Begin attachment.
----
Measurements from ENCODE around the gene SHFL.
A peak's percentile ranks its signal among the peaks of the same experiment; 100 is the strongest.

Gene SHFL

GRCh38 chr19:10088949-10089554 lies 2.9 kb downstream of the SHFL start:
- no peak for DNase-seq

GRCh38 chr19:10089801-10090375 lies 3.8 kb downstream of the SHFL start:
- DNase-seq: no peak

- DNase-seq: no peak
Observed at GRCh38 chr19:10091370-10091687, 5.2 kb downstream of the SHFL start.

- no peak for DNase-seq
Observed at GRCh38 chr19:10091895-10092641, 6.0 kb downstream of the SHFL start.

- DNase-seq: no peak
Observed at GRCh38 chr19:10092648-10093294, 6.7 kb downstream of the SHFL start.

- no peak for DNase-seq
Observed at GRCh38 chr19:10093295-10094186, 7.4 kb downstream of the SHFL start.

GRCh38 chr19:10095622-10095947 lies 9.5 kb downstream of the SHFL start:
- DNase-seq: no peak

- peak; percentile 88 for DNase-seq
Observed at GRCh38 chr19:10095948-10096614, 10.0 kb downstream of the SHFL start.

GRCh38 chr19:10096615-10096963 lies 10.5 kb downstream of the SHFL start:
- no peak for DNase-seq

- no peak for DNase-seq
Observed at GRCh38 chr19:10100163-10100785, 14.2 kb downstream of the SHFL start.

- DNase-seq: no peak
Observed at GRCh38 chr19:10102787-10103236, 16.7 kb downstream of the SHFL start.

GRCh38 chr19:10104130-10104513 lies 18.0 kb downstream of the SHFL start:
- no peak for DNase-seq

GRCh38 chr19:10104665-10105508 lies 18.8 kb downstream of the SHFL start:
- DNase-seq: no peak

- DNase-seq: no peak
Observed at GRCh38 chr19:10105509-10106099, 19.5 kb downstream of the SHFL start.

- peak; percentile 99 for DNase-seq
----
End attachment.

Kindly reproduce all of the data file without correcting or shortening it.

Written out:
Measurements from ENCODE around the gene SHFL.
A peak's percentile ranks its signal among the peaks of the same experiment; 100 is the strongest.

Gene SHFL

GRCh38 chr19:10088949-10089554 lies 2.9 kb downstream of the SHFL start:
- no peak for DNase-seq

GRCh38 chr19:10089801-10090375 lies 3.8 kb downstream of the SHFL start:
- DNase-seq: no peak

- DNase-seq: no peak
Observed at GRCh38 chr19:10091370-10091687, 5.2 kb downstream of the SHFL start.

- no peak for DNase-seq
Observed at GRCh38 chr19:10091895-10092641, 6.0 kb downstream of the SHFL start.

- DNase-seq: no peak
Observed at GRCh38 chr19:10092648-10093294, 6.7 kb downstream of the SHFL start.

- no peak for DNase-seq
Observed at GRCh38 chr19:10093295-10094186, 7.4 kb downstream of the SHFL start.

GRCh38 chr19:10095622-10095947 lies 9.5 kb downstream of the SHFL start:
- DNase-seq: no peak

- peak; percentile 88 for DNase-seq
Observed at GRCh38 chr19:10095948-10096614, 10.0 kb downstream of the SHFL start.

GRCh38 chr19:10096615-10096963 lies 10.5 kb downstream of the SHFL start:
- no peak for DNase-seq

- no peak for DNase-seq
Observed at GRCh38 chr19:10100163-10100785, 14.2 kb downstream of the SHFL start.

- DNase-seq: no peak
Observed at GRCh38 chr19:10102787-10103236, 16.7 kb downstream of the SHFL start.

GRCh38 chr19:10104130-10104513 lies 18.0 kb downstream of the SHFL start:
- no peak for DNase-seq

GRCh38 chr19:10104665-10105508 lies 18.8 kb downstream of the SHFL start:
- DNase-seq: no peak

- DNase-seq: no peak
Observed at GRCh38 chr19:10105509-10106099, 19.5 kb downstream of the SHFL start.

- peak; percentile 99 for DNase-seq